The Feast of the Presentation

This Sunday, we’ll celebrate one of the most ancient and important holy days of the church year: it’s in the “top ten feasts” list on page 12-13 of the Book of Common Prayer.. It’s a feast with many names: the BCP currently calls it the feast of The Presentation of Christ in the Temple, but the “old” prayer book called it The Purification of the Blessed Virgin Mary. In the eastern Orthodox church it’s often called The Meeting, but I’ve found it’s hard to get 21st century people excited about coming to a meeting (“couldn’t we just use Skype?”).

Forty days after the birth of their first son, families were to go to a priest and ceremonially dedicate their child to God. So, on February second, 40 days after Christmas, we hear the account of when the holy family went to the Temple in Jerusalem to offer the appointed prayers and sacrifices. Just as they’re leaving, an old man named Simeon takes the child from Mary’s arms, declares that he has been told by the Holy Spirit that he would see the Lord’s Messiah before he dies, and says “Lord, you now have set your servant free to go in peace, just as you promised; for my eyes have seen your salvation, which you have prepared before the presence of all peoples, a light to enlighten the Gentiles, and the glory of your people Israel.”

We’re about halfway between Christmas and Lent, a time when the church traditionally begins to shift its gaze from the manger in Bethlehem to the garden of Gethsemene (some of you may remember when Sundays this time of year had funny names like Quinquagesima, which counted down the days until Easter). It’s also halfway between the shortest day of the year and the beginning of spring, and we’re all beginning to notice that the days are getting longer, and beginning to believe that spring might actually come this year after all.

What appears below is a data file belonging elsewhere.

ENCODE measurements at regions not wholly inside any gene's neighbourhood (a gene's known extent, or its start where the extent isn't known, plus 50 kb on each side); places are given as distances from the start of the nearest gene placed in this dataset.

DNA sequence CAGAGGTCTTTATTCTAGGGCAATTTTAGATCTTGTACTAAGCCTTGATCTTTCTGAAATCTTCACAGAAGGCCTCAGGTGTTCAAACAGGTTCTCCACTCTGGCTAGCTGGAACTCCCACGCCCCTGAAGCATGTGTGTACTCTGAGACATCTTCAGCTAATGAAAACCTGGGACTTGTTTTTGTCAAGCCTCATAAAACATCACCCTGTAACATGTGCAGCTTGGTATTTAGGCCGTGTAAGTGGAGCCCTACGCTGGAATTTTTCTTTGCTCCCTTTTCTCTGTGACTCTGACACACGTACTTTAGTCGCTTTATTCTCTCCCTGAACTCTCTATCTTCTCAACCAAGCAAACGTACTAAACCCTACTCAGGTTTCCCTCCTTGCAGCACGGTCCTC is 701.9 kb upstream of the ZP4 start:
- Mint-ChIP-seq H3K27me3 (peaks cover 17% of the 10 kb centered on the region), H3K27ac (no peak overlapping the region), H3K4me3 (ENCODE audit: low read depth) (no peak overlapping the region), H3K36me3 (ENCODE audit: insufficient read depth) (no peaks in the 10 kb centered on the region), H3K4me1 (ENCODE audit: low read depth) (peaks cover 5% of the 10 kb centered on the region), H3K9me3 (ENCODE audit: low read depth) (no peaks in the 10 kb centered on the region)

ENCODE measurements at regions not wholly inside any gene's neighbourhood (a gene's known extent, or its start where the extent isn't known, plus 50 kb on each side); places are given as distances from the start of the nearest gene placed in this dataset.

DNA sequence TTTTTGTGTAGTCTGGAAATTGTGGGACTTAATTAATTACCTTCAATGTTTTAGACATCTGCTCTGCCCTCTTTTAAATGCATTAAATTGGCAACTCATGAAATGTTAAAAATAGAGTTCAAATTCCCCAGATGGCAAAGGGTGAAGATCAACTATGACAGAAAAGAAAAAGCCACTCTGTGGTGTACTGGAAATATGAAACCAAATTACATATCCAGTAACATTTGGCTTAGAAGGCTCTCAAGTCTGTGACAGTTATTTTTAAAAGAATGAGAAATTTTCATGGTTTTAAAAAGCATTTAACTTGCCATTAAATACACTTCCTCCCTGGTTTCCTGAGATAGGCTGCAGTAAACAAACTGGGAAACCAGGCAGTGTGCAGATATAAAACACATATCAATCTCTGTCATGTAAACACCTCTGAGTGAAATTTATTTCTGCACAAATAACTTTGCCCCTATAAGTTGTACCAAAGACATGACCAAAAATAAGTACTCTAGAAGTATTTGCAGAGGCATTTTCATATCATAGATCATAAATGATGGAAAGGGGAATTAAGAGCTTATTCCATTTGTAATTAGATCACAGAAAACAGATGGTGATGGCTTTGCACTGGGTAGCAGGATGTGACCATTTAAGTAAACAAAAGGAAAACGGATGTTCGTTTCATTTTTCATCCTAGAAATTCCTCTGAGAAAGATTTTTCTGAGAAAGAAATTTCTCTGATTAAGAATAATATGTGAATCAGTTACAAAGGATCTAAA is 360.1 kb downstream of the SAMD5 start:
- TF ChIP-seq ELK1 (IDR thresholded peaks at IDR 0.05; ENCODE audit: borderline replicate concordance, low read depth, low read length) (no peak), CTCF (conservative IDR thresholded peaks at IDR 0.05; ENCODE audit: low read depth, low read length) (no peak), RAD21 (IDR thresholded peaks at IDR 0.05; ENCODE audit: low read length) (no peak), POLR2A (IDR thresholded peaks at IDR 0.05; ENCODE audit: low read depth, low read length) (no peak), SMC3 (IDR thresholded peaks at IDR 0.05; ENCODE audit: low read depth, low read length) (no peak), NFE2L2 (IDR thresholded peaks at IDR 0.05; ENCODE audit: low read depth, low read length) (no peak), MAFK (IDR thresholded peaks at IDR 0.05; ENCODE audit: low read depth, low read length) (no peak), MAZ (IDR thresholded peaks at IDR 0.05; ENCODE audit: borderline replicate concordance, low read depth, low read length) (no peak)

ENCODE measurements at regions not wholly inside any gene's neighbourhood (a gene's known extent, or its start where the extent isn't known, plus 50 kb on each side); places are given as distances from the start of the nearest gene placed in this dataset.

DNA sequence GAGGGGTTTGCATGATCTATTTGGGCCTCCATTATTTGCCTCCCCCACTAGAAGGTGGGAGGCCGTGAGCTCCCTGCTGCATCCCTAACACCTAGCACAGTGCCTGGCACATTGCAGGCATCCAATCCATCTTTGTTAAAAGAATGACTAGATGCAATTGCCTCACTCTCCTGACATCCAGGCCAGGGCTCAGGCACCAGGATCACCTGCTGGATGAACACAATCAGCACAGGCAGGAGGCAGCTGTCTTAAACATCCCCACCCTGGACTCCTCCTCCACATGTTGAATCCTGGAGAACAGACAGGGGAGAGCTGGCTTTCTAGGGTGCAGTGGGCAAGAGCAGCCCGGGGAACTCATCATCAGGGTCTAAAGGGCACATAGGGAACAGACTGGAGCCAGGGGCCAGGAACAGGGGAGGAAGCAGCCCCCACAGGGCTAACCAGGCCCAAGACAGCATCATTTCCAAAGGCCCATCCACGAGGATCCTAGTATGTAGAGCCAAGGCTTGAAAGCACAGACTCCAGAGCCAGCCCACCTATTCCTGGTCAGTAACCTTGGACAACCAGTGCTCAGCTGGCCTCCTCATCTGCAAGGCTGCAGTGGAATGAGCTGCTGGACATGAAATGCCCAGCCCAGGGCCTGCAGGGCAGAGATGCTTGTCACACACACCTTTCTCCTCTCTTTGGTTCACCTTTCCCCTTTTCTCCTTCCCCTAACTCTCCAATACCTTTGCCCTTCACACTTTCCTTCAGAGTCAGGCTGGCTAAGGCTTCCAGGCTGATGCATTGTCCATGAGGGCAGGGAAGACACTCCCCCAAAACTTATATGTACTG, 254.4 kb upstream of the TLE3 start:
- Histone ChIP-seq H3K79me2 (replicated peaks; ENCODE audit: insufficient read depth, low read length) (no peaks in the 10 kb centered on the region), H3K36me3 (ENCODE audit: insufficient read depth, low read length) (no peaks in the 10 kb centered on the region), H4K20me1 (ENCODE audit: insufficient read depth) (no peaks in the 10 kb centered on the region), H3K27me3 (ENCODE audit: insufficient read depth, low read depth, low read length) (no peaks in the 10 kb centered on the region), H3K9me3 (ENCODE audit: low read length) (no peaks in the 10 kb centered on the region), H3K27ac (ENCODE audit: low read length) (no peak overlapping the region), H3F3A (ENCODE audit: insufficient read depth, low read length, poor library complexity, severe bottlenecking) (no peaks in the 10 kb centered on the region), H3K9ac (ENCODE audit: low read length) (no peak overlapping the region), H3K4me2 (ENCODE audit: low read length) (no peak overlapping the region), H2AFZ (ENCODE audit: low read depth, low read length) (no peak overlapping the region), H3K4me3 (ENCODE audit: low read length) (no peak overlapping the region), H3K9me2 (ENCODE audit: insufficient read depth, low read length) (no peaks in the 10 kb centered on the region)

In honor of Simeon’s words about light, people long ago came to see the Presentation as a day to celebrate the return of the light that spring promises. Large processions of people with candles and torches went all around the great cities of Europe in the late winter darkness, and all the candles that were to be used in the coming year were blessed in church on this day. So the feast gained another new name: Candlemas.

One tradition that grew up around Candlemas was that you could predict how harsh the second half of winter was going to be by looking at the weather on that day. An old Scottish saying says, “If Candlemas day is bright and clear, there’ll be two winters in the year.”

This tradition crossed the ocean to America with the settlers. In 1841, a shopkeeper in Morgantown, PA named James Morris wrote in his diary, “Last Tuesday, the 2nd, was Candlemas day, the day on which, according to the Germans, the Groundhog peeps out of his winter quarters and if he sees his shadow he pops back for another six weeks nap, but if the day be cloudy he remains out, as the weather is to be moderate.” Candlemas collected yet another name: Groundhog Day (and inspired the classic 1993 Bill Murray movie, but that’s a topic for another sermon).

So this Sunday we’ll take our part in an ancient celebration of hope. As our ancestors longed for light in the darkness, so do we. The warmth and life of spring are on their way, just as surely as Easter follows Good Friday.This Sunday we’ll bless some candles and put away our Christmas creche, and we’ll warm ourselves in the depth of winter with warm drinks and conversation following the service. It’s all ages worship this Sunday — just one service, at 10. Please join us!

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